Staph Skin InfectionsS. aureus causes skin infections like:
- Penicillins like benzathine penicillin, nafcillin, and dicloxicillin
- Cephalosporins like cephalexin, cefuroxime, and ceftriaxone
- Monobactams like aztreonam
- Carbapenems like imipenem
Where Did MRSA Come From?S. aureus, like many bacteria, has the ability to mutate to survive. As the bacteria has been exposed to antibiotics, there have been tiny, incremental changes in the DNA of the bacteria that allow it to adapt and survive. Certain strains of the same bacteria develop that have different properties and different adaptations. MRSA has been traced back to a strain in the 1950s called phage type 80/81 that was known for its ability to cause serious infections.
MRSA TypesMRSA has been divided into two different types:
- CA-MRSA: Community-aquired MRSA
- HA-MRSA: Hospital-acquired MRSA
MRSA DiagnosisThe definitive way to diagnose a MRSA infection is to perform a bacterial culture on pus from an infected wound. At times culturing the fluid from the inside of the nose is done to determine if a person is a carrier of the bacteria.
MRSA TreatmentFor minor skin infections sometimes the only treatment needed is to drain the pus. This is called an I&D, or incision & drainage. Drainage is also used for more serious infections along with antibiotics that are used to kill the bacteria. There are antibiotics that treat MRSA, but resistance to some of these antibiotics is starting to develop in some areas. Sometimes a combination of antibiotics is used to prevent further resistance from developing. Antibiotics that are typically used include:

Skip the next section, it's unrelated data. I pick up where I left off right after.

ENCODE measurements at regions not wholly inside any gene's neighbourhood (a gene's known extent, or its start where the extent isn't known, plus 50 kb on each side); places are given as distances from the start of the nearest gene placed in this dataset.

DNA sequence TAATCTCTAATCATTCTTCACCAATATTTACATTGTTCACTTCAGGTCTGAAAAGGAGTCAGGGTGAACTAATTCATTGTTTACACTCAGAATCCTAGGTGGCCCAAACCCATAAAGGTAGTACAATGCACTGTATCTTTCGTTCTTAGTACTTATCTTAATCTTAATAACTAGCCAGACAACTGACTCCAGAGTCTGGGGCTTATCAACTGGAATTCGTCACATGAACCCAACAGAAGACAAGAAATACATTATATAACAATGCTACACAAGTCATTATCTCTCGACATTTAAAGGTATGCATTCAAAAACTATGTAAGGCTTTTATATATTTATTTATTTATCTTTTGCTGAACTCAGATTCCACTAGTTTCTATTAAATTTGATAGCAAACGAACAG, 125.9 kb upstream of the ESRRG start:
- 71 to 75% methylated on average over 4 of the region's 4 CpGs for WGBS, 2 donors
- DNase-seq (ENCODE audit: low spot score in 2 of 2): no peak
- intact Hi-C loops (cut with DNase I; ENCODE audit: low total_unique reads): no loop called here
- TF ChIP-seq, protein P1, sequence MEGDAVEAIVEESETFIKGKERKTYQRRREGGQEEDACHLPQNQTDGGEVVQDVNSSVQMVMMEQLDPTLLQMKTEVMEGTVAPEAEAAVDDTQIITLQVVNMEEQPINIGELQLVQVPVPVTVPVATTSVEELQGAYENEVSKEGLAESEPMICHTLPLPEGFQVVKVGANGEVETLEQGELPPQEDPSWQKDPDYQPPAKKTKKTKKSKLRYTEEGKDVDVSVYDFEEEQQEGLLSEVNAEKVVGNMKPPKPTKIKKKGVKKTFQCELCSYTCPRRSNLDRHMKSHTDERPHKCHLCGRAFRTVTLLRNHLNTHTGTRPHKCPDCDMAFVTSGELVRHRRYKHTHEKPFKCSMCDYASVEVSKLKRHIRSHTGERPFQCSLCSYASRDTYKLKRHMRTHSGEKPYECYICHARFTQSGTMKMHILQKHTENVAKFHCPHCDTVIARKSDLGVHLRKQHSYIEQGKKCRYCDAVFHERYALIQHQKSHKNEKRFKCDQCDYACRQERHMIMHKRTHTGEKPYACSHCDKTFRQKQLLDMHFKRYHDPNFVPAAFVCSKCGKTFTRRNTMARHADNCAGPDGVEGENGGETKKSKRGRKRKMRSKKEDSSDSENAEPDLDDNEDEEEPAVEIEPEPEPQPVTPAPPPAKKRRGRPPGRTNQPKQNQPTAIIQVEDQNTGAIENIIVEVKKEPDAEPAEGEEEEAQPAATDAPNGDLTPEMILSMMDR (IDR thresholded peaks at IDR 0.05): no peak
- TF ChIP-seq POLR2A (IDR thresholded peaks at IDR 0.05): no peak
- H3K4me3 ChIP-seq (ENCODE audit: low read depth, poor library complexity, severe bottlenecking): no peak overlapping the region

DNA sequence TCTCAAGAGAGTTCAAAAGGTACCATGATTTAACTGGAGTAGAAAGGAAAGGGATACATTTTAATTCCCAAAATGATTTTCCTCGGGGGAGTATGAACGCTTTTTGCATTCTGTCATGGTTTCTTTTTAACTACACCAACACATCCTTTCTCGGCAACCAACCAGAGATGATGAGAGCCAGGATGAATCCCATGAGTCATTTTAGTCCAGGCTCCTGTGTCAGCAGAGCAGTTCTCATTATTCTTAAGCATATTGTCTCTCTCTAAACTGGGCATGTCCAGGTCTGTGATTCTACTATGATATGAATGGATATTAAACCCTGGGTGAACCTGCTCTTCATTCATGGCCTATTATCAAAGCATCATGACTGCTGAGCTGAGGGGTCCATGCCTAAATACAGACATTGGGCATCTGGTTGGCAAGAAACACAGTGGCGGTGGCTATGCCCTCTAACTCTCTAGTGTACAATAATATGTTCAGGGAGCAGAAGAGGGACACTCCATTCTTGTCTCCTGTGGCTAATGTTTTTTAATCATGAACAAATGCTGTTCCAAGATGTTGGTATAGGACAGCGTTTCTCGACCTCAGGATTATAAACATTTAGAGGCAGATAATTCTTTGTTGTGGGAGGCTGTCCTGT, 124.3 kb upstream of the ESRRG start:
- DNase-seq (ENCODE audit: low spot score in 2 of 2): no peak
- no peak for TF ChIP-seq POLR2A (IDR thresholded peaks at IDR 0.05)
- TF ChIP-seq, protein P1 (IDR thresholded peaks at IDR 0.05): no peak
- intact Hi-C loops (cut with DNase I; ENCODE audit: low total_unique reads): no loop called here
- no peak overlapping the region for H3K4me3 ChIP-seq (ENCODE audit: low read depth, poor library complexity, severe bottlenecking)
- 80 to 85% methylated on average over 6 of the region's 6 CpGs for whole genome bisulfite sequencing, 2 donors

- trimethoprim-sulfamethoxazole (Septra or Bactrim)
Prevention of MRSA InfectionsPersonal hygiene measures are the key to preventing MRSA infections. There are certain risk factors for developing MRSA infections and knowing what these are can help you avoid those situations. Specific guidelines to follow include:
- Cover actively draining wounds
- Don't touch another person's wounds
- Don't share personal objects like towels and razors
- Clean hands regularly using antibacterial soap or alcohol-based gels
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Kil, EH et al. “Methicillin-resistant Staphylococcus aureus: an update for the dermatologist, Part 2: Pathogenesis and cutaneous manifestations.” Cutis. 81(2008): 247-54.
Miller, LG, and SL Kaplan. “Staphylococcus aureus: a community pathogen.” Infectious Disease Clinics of North America. 23(2009): 35-52.